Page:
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Reading between the lines

Florence Marino, B.A., LL.B, TEP

Head of Tax, Retirement and Estate Planning, Individual Insurance, Canada

Florence Marino is the Head of Tax, Retirement and Estate Planning Services, and she provides tax, retirement, estate and insurance planning support and consultation to advisors regarding complex cases in the affluent and business markets. She leads a team of professionals providing this type of support and consultation across the country.

Interest deductibility.

Many leveraged life insurance strategies assume that interest is deductible and factor tax savings derived from that assumption into illustrations provided to clients. To correctly assume that interest is deductible, there are many requirements that must be met. Also, careful practical steps must be taken to preserve the possibility of deducting interest. Even where the requirements are met and practical steps are taken, the client must have sufficient income to utilize interest deductions at the marginal tax rate assumed. This article outlines some of the main requirements and planning steps for interest deductibility.  

What’s the use?

Borrowed money must be used for, or used to acquire property for, “the purpose of earning income from a business or property”. Income refers to things like interest, rents, royalties, business income or trading gains. Income does not include capital gains. For example, funds borrowed to invest in mutual funds that only generate capital gains will not earn “income”; therefore, the interest on such borrowed funds is not deductible. Interest on borrowed money to buy shares is deductible if the shares can be expected to pay dividends.  

Interest is not deductible if borrowed money is used to earn exempt income or to buy a life insurance policy. In the context of leveraged life insurance strategies, if interest is assumed to be deductible, cash – not borrowed money – must be used to pay the premiums under a life insurance policy. And, in the context of immediate leverage, the cash used to pay continuing premiums can’t come from cashing in the investments purchased with borrowed funds from the year before because interest on that prior loan will not remain deductible.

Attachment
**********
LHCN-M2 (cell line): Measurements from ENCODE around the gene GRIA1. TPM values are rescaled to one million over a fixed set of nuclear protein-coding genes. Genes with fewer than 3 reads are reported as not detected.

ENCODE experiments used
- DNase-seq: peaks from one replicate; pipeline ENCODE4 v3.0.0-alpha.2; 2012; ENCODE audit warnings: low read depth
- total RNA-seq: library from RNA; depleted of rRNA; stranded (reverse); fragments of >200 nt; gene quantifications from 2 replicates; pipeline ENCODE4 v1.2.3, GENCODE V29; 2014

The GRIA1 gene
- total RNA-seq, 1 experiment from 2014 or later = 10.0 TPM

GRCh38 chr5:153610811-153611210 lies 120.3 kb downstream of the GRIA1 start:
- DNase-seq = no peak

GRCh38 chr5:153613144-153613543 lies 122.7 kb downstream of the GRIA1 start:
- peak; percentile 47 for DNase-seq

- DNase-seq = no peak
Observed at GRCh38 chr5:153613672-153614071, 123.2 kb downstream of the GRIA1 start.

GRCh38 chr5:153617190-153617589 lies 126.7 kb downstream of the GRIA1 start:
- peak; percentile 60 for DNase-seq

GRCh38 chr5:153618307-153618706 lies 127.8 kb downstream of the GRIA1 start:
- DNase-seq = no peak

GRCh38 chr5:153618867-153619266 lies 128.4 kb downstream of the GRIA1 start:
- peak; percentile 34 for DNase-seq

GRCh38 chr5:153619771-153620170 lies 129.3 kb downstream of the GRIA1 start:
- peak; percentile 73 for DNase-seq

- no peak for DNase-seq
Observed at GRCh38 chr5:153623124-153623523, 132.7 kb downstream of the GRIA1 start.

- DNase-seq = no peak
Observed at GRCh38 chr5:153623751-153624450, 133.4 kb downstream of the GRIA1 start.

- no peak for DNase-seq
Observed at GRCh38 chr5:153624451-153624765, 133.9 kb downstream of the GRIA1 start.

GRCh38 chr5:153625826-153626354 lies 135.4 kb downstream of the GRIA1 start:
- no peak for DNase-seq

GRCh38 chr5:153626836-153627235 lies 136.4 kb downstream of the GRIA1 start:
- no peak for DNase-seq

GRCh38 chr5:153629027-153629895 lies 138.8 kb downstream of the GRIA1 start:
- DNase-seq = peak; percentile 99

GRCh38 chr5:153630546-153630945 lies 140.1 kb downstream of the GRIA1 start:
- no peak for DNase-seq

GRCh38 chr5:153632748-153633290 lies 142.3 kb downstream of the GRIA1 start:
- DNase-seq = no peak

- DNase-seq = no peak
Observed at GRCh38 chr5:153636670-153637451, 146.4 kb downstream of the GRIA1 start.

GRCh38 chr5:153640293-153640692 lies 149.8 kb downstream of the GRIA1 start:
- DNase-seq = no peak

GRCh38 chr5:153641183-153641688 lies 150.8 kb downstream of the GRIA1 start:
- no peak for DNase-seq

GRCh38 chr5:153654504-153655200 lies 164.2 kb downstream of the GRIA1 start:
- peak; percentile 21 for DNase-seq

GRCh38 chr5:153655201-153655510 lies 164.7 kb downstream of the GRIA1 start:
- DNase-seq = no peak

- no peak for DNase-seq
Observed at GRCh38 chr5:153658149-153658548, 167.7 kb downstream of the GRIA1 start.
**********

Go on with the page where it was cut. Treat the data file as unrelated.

There must be a direct link between the borrowed money and an eligible use.  This means that the taxpayer must have a paper trail that demonstrates the flow of the borrowed money to the eligible use.  

In the context of leveraged life insurance, consider the following example. A taxpayer purchases a life insurance policy and intends to leverage the cash value to provide cash for personal expenditures in retirement. If the taxpayer wants to be able to deduct the interest on the loan for tax purposes, they can’t simply use the loan proceeds (obtained by leveraging the cash value of the policy) to pay for personal expenditures. The interest is not deductible when the loan proceeds flow from the bank to the personal expenditures, which is not an eligible use. If instead, an investment portfolio is sold to meet personal cash requirements, and the investments are subsequently repurchased with the borrowed funds, the interest may be deductible since the borrowed funds have been used to acquire property that earns income.